We Are Family

Members of the Mile End Community Mission are a truly wonderful, unique, and interesting group of people with varied experiences and backgrounds. What the majority of our members have in common, however, is the daily struggle with chronic poverty and social exclusion most often linked to other life-challenging conditions and situations including:

 depression
 other mental/emotional health issues
 physical health problems
 situations involving violence and/or abuse
 challenges with literacy, education and life-skills
 trouble with the law, addiction
 homelessness, or a combination of the above.

With well over 500 members, the Mission serves approximately 300 individuals per week through our various programs and services.

Over the past 6 years, our homeless population has grown from a couple of individuals to over 25 individuals, often requiring intense care and follow-up. According to City of Montreal statistics, these 25 homeless Mission members represent half of the total homeless population in the Plateau-Mile-End area. In addition to special food and self-care packages that we offer our homeless Mission members, we also recently installed a shower so that they can care for themselves in our community-friendly environment.

While the majority of our members have shelter in rooming houses or very small, sub-standard apartments, their struggle to survive well below the poverty line involves many additional challenges far beyond a lack of adequate nutrition and housing. Their inability to deal with various government structures, systems and requirements due to fear of authority, social anxiety, illiteracy, and mental health problems, etc. often leaves them at great risk of falling through the cracks, losing their welfare, being incapable of applying for and receiving their pensions, or getting the health and social service care they need. The many situations we help our members with in this regard involve helping them:

 replace lost or stolen identification cards and papers
 deal with difficult landlords, housing authority representatives, welfare agents
 piece together years of unfiled income tax returns
 coordinate and monitor health and social services, medical follow-up-particularly for our growing number of seniors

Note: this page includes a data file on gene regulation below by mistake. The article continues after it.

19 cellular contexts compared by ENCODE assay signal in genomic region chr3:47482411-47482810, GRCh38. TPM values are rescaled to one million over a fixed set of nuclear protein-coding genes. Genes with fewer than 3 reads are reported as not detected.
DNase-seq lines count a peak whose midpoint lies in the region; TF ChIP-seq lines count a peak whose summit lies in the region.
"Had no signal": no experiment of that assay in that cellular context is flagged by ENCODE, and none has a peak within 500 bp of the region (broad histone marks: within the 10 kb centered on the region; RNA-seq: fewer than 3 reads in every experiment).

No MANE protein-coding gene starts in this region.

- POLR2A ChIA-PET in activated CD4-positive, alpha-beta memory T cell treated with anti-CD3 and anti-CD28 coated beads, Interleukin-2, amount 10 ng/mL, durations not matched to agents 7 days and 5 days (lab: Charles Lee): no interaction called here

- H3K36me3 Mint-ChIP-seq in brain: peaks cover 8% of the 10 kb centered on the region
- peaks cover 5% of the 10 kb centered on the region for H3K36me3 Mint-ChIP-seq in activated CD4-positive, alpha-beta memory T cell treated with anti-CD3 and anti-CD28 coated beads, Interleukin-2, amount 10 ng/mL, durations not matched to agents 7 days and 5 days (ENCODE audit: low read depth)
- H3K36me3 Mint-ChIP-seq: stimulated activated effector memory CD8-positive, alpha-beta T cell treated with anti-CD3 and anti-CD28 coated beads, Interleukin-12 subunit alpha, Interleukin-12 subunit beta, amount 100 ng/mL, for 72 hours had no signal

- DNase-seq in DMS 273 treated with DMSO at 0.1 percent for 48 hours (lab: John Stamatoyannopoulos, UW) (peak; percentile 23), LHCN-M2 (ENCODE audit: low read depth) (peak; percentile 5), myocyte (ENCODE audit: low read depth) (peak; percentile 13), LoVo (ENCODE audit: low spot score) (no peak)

These types of challenges represent for many insurmountable ‘road blocks’, leaving them extremely vulnerable and terrified of losing what little they have, becoming homeless for the first time, or in some cases, returning to the streets …. a perpetual cycle of ‘living on the edge’. In addition to the numerous members who come to get help at the Mission on a daily basis from the Mile End and surrounding community, we also closely follow 8 Mission members living in a rooming house across the street in order to help prevent them from falling into homelessness because of problems related to their mental illness, constant problems with bedbugs or other bug infestations, difficulties with other rooming house members, issues requiring ambulance care as a result of attempts to self-medicate with alcohol, drugs and prescribed medication.

The understanding, advocacy and fellowship provided by the mission, enables our members to feel cared for, supported and part of a safe and engaged community of ‘people helping people’… truly a people’s mission. We fully embrace and highlight the preventative role that the mission’s community, programs and services play in helping our members improve their quality of life, and in doing so, step further away from the edge.

When individuals first come to the Mission, they often feel ashamed, outcast, marginalized, and not part of any community. They usually sit by themselves and don’t talk much to others. Through shared circumstances, over shared meals, or while waiting for the weekly food-bank distribution, mission members gradually begin to step out from the shadows of their silence and loneliness, develop relationships with others in similar situations as theirs, start gaining trust, and slowly open up about their lives, their frustrations, their hopes and sometimes their dreams…

How do people end up living on the edge?
 Poverty is not a choice
 Abuse is not a choice
 Mental illness is not a choice
 Addiction is seldom a choice, and is often linked with mental illness
 Homelessness is not a choice
 Living in sub-standard housing is not a choice …

* Not to blame people for living on society’s margins
* To celebrate, encourage, support, and work with those “living on the edge”